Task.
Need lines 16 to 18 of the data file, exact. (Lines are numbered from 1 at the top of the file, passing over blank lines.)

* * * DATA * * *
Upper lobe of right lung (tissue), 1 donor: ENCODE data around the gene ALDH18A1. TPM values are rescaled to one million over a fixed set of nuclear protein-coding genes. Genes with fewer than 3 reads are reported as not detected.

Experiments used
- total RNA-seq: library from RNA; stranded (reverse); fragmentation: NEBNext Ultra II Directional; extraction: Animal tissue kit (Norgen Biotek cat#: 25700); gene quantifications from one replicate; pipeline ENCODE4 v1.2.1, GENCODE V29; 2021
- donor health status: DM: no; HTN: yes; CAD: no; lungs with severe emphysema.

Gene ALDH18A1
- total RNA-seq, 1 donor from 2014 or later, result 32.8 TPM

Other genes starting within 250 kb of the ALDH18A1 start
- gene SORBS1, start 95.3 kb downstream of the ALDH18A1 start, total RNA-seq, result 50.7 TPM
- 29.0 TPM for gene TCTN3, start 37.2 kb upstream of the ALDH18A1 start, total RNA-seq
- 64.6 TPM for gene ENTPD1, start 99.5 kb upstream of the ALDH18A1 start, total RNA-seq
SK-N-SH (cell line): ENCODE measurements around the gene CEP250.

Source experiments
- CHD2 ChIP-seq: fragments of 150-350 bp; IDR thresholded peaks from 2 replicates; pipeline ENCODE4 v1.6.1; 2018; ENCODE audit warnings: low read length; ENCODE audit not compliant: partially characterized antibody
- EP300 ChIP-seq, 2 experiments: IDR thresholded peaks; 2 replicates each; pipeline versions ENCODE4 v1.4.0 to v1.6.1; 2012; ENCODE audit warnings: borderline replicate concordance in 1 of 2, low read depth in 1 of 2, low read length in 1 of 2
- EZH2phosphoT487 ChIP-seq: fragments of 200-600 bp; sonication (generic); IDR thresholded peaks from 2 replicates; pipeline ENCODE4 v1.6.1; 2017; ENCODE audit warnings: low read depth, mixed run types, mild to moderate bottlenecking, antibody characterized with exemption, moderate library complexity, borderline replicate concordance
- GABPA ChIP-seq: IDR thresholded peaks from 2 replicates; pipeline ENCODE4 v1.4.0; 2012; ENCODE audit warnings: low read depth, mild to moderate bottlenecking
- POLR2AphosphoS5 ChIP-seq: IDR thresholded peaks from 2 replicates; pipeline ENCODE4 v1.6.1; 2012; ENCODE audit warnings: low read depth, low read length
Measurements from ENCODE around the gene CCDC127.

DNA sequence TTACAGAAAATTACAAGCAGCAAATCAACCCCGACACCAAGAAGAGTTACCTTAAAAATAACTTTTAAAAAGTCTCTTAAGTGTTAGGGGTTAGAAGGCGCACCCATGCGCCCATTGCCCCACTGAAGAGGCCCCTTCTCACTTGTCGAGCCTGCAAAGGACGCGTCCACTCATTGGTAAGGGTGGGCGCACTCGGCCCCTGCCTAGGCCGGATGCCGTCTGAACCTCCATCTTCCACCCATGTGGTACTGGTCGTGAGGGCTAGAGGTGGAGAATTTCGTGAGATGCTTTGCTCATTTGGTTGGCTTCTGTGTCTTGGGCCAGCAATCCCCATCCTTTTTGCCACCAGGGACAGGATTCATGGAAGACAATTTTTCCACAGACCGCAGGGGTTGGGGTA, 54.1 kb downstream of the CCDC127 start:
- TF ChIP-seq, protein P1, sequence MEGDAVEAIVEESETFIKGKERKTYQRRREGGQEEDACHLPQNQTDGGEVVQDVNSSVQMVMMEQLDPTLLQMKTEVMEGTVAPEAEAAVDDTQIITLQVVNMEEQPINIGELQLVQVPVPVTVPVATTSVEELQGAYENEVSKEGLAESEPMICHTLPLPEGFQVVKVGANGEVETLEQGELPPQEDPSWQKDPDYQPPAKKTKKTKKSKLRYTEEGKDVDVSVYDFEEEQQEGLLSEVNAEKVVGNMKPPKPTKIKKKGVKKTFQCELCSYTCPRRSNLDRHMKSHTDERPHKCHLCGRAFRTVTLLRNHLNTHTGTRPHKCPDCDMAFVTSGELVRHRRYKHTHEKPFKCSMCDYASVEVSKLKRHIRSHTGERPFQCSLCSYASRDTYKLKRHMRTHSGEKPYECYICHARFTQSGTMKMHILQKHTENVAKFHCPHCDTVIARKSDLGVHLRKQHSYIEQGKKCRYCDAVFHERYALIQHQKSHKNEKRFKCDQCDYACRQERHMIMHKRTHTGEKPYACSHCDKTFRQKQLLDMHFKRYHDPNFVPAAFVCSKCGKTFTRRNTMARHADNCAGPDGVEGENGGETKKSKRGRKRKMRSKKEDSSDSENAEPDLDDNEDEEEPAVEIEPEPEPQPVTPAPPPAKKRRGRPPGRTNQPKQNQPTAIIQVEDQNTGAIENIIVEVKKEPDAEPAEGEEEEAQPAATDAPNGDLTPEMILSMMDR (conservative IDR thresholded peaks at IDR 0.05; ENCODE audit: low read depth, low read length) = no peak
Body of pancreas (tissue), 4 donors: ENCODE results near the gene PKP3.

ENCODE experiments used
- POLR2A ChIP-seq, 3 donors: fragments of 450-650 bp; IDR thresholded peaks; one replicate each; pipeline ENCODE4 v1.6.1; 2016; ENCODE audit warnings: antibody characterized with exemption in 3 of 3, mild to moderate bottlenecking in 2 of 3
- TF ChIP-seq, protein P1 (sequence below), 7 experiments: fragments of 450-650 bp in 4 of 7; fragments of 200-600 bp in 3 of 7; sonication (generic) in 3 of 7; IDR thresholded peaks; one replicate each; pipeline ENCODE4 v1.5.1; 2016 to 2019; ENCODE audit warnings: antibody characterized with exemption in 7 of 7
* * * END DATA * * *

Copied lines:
- GABPA ChIP-seq: IDR thresholded peaks from 2 replicates; pipeline ENCODE4 v1.4.0; 2012; ENCODE audit warnings: low read depth, mild to moderate bottlenecking
- POLR2AphosphoS5 ChIP-seq: IDR thresholded peaks from 2 replicates; pipeline ENCODE4 v1.6.1; 2012; ENCODE audit warnings: low read depth, low read length
Measurements from ENCODE around the gene CCDC127.